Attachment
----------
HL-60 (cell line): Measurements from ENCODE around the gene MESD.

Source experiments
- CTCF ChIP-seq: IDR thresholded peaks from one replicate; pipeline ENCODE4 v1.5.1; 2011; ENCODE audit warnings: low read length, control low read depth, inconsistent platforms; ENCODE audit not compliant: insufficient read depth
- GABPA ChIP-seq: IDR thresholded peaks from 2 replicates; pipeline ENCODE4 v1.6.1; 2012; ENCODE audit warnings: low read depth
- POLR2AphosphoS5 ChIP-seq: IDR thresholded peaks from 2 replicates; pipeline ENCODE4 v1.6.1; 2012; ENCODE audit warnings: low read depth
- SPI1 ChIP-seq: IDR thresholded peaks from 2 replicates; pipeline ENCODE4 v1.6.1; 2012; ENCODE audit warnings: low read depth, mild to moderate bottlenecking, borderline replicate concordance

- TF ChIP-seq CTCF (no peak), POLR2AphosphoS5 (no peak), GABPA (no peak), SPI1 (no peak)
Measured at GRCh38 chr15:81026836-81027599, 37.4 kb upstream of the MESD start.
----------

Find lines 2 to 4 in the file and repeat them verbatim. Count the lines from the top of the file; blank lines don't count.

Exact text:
Source experiments
- CTCF ChIP-seq: IDR thresholded peaks from one replicate; pipeline ENCODE4 v1.5.1; 2011; ENCODE audit warnings: low read length, control low read depth, inconsistent platforms; ENCODE audit not compliant: insufficient read depth
- GABPA ChIP-seq: IDR thresholded peaks from 2 replicates; pipeline ENCODE4 v1.6.1; 2012; ENCODE audit warnings: low read depth